In this series, we are exploring ways SmartDrive can help people who use manual wheelchairs and have non-traditional propulsion patterns. To tell these stories, we're following the personal journeys of SmartDrive users. Today we are meeting Nicole and seeing how she uses SmartDrive in her life.
To start off, we are first going to take a look at the ICF model approach. The ICF is a framework for describing and organizing information on function and disability. It provides a standard language and conceptual basis for the definition and measurement of health and disability. Below you’ll see the power assist model based on the ICF approach. When it comes to SmartDrive, we, not only look at the diagnosis, but consider the person as a whole and take their entire life into consideration tying everything back to a client’s activity performance. Once we have the whole picture, we can recommend the best equipment to match the individual.
Nicole is a self-propeller who uses SmartDrive. She has a diagnosis of Osteogenesis Imperfecta who is a full time actor, writer, and producer living in LA. Nicole is a very active person who is independent with transfers and activities of daily living (ADLs) and needs to be able to manage transferring in and out of a car. Nicole’s goal was to remain in her manual wheelchair and continue to complete her mobility-related activities of daily living (MRADLs), such as cooking, cleaning, and transferring from her wheelchair. The manual wheelchair with the addition of SmartDrive was the best way for her to maintain her independence in the home and also outside of the home. SmartDrive provided her the ability to be flexible and increase accessibility without the heavy wear and tear on her body associated with her significant medical history.
Nicole and her team decided to use the SpeedControl Dial in her setup, and as you’ll see in the two videos, allows her a very quick, accurate, and efficient way for her to mobilize throughout her home while being able to use her upper extremities. She is propelling with both lower extremities, and the SpeedControl Dial allows her to propel in a more efficient and safe method ultimately decreasing the stress on her joints. This setup again is prolonging her ability to participate in all activities, whether it be transfers, home management tasks, or being out in the community.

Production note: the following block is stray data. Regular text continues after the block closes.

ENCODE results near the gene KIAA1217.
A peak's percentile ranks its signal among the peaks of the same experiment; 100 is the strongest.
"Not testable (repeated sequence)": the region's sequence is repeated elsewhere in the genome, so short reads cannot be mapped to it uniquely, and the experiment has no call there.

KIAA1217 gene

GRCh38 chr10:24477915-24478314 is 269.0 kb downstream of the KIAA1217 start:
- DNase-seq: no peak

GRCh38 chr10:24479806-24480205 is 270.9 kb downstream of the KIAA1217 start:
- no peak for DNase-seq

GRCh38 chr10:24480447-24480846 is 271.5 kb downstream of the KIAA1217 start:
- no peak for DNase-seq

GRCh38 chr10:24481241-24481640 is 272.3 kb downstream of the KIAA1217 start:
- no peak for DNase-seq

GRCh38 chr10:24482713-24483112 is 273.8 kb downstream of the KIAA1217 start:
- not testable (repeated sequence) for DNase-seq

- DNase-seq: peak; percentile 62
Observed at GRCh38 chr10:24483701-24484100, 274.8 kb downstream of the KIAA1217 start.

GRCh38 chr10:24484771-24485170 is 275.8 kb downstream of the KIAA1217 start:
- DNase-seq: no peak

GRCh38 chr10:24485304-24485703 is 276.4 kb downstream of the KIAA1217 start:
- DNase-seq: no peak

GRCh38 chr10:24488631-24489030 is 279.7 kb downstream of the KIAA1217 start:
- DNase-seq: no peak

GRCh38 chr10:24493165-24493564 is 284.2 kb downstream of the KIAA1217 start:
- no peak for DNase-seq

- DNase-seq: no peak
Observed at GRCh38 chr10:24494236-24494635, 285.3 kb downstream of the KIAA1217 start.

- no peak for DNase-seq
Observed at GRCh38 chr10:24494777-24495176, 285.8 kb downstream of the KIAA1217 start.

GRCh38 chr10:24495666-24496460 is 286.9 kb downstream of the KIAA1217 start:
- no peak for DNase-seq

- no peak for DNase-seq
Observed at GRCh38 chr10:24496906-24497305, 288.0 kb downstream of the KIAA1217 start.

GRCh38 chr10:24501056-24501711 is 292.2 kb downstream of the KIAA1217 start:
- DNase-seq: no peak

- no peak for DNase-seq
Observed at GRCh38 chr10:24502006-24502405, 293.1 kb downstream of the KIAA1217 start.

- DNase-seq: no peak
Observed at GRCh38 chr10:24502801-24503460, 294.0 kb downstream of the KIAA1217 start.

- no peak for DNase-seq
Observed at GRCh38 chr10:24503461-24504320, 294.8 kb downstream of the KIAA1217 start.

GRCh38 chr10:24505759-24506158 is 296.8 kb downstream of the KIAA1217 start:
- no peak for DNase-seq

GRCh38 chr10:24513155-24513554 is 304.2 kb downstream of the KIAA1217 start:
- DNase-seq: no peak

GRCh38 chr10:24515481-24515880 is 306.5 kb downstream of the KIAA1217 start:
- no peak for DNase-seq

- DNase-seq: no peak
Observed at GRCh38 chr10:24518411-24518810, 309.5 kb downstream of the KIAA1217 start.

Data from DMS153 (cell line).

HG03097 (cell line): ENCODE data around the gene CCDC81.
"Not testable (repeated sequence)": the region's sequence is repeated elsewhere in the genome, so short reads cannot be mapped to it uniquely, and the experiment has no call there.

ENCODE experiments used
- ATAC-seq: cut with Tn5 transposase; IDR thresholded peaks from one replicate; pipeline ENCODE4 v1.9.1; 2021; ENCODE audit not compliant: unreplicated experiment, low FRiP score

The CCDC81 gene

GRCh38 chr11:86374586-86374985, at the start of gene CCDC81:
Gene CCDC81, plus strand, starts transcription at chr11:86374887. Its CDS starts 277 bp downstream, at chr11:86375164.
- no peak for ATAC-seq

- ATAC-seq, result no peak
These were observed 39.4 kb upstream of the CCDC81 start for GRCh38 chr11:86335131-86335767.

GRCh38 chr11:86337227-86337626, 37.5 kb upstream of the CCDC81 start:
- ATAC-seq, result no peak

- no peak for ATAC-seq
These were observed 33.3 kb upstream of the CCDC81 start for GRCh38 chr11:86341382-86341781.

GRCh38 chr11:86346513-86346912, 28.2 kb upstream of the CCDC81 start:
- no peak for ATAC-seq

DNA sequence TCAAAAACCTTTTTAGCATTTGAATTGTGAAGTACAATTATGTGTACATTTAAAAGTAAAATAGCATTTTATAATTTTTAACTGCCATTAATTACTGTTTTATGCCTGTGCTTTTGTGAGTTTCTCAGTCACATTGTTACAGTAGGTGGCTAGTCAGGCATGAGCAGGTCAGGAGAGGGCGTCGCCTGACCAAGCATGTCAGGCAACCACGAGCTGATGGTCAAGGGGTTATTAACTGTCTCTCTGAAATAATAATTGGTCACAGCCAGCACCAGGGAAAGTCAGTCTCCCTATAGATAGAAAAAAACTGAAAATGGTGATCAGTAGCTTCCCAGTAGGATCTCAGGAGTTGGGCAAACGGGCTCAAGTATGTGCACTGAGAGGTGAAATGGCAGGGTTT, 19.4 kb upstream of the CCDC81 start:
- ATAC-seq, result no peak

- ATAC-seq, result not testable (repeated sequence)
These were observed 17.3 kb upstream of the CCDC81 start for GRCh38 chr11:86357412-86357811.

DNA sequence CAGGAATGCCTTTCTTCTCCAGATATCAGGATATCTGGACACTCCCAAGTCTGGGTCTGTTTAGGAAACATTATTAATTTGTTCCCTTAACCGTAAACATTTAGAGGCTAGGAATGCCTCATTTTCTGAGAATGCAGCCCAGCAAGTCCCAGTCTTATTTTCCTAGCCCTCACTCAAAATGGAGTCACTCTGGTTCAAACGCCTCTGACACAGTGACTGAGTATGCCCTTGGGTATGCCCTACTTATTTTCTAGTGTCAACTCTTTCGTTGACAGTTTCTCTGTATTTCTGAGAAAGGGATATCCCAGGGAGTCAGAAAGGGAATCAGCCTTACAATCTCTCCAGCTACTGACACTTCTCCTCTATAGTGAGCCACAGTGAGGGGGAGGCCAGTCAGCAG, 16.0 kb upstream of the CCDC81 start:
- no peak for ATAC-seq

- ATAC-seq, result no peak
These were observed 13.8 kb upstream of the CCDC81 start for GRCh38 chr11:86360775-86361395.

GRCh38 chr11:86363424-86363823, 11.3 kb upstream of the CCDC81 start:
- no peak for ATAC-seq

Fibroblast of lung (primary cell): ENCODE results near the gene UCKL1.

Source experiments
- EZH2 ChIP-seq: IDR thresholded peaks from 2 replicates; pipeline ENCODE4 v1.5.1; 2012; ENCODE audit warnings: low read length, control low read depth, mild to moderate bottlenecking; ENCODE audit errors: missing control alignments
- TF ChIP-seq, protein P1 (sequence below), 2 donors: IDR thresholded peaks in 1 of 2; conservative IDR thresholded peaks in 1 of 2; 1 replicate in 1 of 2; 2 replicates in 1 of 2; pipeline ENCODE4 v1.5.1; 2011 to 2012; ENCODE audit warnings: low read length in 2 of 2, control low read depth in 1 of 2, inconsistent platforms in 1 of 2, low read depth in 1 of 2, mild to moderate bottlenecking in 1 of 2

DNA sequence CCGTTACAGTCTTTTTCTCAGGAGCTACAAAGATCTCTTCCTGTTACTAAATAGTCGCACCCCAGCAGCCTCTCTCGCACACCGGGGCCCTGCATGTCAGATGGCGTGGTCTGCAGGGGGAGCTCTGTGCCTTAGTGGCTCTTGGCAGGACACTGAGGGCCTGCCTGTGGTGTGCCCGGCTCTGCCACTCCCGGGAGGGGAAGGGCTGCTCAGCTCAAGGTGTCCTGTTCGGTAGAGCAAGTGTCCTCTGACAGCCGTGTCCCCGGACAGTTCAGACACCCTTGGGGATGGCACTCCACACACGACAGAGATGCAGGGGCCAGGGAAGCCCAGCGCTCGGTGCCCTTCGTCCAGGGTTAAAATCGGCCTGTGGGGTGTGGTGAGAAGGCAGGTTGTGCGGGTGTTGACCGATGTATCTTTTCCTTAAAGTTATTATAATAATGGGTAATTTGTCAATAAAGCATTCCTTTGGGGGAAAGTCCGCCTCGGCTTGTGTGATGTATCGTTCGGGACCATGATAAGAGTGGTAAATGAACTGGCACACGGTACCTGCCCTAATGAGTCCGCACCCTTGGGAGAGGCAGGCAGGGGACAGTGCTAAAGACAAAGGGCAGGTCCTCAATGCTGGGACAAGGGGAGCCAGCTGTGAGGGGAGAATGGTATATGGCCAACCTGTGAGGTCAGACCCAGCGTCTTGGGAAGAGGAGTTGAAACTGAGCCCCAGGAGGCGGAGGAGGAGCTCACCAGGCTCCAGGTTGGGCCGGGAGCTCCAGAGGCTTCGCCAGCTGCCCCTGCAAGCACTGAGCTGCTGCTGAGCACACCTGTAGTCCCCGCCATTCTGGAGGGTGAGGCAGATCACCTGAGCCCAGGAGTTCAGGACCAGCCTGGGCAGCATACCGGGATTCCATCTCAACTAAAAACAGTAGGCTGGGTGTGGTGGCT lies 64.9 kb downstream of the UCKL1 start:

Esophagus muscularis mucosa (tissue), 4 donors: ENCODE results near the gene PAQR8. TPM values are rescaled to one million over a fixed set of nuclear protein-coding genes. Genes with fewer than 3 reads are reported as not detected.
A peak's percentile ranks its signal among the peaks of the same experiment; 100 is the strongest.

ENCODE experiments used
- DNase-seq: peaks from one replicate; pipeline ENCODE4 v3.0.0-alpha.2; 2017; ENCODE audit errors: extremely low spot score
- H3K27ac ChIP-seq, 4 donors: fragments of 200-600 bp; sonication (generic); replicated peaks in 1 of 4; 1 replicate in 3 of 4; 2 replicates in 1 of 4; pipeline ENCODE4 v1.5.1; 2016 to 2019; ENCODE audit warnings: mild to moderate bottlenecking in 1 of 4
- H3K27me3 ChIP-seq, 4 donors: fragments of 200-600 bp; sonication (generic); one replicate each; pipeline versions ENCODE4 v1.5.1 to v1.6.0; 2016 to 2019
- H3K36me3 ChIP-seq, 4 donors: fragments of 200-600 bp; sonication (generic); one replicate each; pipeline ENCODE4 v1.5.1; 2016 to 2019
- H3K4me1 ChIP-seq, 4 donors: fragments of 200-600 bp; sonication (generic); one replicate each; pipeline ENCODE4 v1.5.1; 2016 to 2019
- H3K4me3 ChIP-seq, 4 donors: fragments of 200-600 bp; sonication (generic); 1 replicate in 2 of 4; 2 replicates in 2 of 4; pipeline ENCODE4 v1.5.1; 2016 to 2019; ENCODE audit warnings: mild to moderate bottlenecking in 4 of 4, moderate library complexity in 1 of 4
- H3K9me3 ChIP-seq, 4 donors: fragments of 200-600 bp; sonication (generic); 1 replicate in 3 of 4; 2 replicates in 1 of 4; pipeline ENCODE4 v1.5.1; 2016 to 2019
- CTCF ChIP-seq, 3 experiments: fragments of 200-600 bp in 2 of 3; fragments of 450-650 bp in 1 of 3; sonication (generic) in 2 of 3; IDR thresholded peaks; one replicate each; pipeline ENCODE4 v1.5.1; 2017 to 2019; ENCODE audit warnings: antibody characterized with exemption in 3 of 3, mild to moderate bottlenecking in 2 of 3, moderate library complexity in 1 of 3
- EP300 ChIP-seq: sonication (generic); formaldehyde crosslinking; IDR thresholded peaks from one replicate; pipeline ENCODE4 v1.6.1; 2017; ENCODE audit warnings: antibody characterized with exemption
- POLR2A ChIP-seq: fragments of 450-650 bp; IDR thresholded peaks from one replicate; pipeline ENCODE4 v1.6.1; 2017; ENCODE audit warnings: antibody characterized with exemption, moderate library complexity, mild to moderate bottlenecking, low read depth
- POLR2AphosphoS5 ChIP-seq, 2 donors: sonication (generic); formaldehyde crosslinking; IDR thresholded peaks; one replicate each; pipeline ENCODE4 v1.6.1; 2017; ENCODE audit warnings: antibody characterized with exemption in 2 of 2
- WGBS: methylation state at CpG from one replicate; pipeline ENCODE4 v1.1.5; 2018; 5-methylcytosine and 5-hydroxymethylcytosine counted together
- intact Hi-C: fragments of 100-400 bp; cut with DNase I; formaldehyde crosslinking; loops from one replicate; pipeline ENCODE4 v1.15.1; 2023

Last paragraph - Another point to mention about Nicole’s setup is she is seated in a TiLite Aero X folding frame manual wheelchair with a low seat to floor height without footrests so she is able to put her feet on the ground and propel herself. Traditionally, rigid manual wheelchairs are not known to be foot-propeller friendly. However, through the Creative Mobility Division, these custom features are available on TiLite rigid chairs.
Want to learn more about alternative applications of SmartDrive? Click here to watch our latest webinar.
Heather Cianciolo, OTR/L, ATP/SMS
Regional Clinical Education Manager
Heather has been a practicing Occupational Therapist for 29 years specializing in the treatment of SCI, neuro, and orthopedic populations primarily in the acute and outpatient settings. Her specialization in seating and mobility began at the Kessler Institute for Rehabilitation in NJ managing the Inpatient Wheelchair Clinic. After settling in RI, she established the Wheelchair Seating and Mobility Clinic at Southern New England Rehabilitation Center (SNERC) in Providence which has now been servicing adult inpatients and outpatients for over 25 years. Heather has served as an Adjunct Professor at the New England Institute of Technology in RI fabricating and teaching a course on Wheelchair Seating and Mobility. Heather has been a speaker and guest lecturer on seating and mobility technology including presentations at Providence College, Johnson and Wales University, TechACCESS of Rhode island, and SNERC. Heather joined the Permobil education team in 2020.